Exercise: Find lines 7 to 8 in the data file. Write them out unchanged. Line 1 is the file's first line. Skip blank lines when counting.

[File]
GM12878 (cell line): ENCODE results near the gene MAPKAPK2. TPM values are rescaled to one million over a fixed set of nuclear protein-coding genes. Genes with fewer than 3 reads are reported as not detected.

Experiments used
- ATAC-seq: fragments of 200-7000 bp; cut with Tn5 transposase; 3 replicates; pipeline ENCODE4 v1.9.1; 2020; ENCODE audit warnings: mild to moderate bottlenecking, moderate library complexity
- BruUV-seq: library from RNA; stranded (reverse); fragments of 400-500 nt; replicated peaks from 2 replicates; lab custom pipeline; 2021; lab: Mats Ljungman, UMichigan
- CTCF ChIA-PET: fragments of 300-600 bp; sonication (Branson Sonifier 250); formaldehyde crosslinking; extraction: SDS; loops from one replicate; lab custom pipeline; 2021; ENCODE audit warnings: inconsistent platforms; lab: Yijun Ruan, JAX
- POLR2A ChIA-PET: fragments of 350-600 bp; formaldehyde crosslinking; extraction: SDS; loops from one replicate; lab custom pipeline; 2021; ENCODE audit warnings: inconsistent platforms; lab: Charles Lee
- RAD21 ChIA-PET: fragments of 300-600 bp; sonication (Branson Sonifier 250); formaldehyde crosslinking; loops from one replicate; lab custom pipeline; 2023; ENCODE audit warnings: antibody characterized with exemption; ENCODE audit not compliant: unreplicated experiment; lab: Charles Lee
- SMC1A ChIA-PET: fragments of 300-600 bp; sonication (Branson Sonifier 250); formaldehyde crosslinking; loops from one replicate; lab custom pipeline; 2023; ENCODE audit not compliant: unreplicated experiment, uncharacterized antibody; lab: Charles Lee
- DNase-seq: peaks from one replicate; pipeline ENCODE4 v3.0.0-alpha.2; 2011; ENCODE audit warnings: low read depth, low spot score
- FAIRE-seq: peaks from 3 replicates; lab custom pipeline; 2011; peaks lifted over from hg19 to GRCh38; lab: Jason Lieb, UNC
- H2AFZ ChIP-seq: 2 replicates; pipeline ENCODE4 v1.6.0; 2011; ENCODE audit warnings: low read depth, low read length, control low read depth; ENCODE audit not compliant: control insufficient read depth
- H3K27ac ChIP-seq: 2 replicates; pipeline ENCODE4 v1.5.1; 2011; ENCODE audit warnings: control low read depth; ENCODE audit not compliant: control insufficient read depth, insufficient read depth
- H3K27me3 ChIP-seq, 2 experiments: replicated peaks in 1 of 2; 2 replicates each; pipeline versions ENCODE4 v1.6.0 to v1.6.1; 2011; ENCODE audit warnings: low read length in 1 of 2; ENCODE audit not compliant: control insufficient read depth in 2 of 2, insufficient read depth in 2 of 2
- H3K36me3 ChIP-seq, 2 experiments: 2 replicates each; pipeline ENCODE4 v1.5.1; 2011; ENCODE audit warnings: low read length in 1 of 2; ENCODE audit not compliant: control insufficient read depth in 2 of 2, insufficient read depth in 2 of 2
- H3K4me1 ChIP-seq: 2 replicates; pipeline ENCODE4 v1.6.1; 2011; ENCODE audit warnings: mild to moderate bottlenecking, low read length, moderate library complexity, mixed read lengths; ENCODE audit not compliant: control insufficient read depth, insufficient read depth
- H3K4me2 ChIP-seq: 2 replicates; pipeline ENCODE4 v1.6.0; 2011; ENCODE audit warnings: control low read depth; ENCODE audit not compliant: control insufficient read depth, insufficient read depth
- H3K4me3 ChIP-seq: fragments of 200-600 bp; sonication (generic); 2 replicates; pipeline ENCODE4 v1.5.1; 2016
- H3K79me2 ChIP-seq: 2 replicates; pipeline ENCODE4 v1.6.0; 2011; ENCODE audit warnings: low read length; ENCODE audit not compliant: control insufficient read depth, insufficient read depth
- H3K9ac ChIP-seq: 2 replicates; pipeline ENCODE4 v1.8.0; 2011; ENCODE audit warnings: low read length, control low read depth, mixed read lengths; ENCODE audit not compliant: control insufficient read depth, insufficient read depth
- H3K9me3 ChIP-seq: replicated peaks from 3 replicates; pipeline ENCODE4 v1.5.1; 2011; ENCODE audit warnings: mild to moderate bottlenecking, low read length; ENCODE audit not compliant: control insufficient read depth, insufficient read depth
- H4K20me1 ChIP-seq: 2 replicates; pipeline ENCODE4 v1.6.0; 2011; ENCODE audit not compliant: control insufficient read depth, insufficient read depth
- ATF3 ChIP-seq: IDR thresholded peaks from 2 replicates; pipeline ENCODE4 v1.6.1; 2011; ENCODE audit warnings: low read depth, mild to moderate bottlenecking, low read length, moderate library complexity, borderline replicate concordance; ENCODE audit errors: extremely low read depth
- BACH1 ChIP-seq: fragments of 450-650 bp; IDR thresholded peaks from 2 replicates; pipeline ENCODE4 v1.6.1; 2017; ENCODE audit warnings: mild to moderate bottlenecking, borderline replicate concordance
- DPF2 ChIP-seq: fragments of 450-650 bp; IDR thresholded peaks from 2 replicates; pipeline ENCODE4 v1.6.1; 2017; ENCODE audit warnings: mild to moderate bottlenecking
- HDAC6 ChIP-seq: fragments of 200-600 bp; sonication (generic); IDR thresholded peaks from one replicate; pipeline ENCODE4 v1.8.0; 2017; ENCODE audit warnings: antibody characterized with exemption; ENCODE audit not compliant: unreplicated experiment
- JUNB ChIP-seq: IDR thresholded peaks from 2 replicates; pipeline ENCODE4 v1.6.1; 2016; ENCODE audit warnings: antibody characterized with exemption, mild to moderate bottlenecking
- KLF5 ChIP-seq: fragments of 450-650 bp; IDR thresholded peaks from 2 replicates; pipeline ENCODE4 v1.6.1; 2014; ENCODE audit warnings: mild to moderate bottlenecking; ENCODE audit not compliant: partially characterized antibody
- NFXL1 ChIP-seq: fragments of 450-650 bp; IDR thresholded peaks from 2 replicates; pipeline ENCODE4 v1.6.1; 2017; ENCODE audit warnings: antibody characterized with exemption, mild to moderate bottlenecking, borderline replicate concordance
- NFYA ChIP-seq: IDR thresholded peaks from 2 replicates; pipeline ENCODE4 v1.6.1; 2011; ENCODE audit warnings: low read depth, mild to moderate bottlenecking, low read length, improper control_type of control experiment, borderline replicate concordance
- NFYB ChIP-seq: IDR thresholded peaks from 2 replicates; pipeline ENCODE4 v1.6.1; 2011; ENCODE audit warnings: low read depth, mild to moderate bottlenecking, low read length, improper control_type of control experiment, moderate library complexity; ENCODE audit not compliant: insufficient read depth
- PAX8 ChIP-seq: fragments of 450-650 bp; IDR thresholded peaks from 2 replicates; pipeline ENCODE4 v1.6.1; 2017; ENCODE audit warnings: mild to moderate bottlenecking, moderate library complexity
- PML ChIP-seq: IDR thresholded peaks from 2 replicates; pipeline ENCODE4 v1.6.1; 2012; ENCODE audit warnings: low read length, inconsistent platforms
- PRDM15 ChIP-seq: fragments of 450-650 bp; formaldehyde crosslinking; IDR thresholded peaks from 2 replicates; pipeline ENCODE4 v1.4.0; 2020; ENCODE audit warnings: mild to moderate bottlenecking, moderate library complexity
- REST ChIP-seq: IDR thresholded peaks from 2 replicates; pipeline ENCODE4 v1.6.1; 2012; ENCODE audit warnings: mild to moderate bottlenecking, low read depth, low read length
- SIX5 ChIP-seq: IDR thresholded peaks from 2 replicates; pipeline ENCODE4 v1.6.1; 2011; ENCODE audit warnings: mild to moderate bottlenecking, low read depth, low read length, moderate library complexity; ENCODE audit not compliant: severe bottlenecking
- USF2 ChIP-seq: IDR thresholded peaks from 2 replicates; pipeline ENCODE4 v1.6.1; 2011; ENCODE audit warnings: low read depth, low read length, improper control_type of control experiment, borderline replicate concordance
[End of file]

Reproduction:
- RAD21 ChIA-PET: fragments of 300-600 bp; sonication (Branson Sonifier 250); formaldehyde crosslinking; loops from one replicate; lab custom pipeline; 2023; ENCODE audit warnings: antibody characterized with exemption; ENCODE audit not compliant: unreplicated experiment; lab: Charles Lee
- SMC1A ChIA-PET: fragments of 300-600 bp; sonication (Branson Sonifier 250); formaldehyde crosslinking; loops from one replicate; lab custom pipeline; 2023; ENCODE audit not compliant: unreplicated experiment, uncharacterized antibody; lab: Charles Lee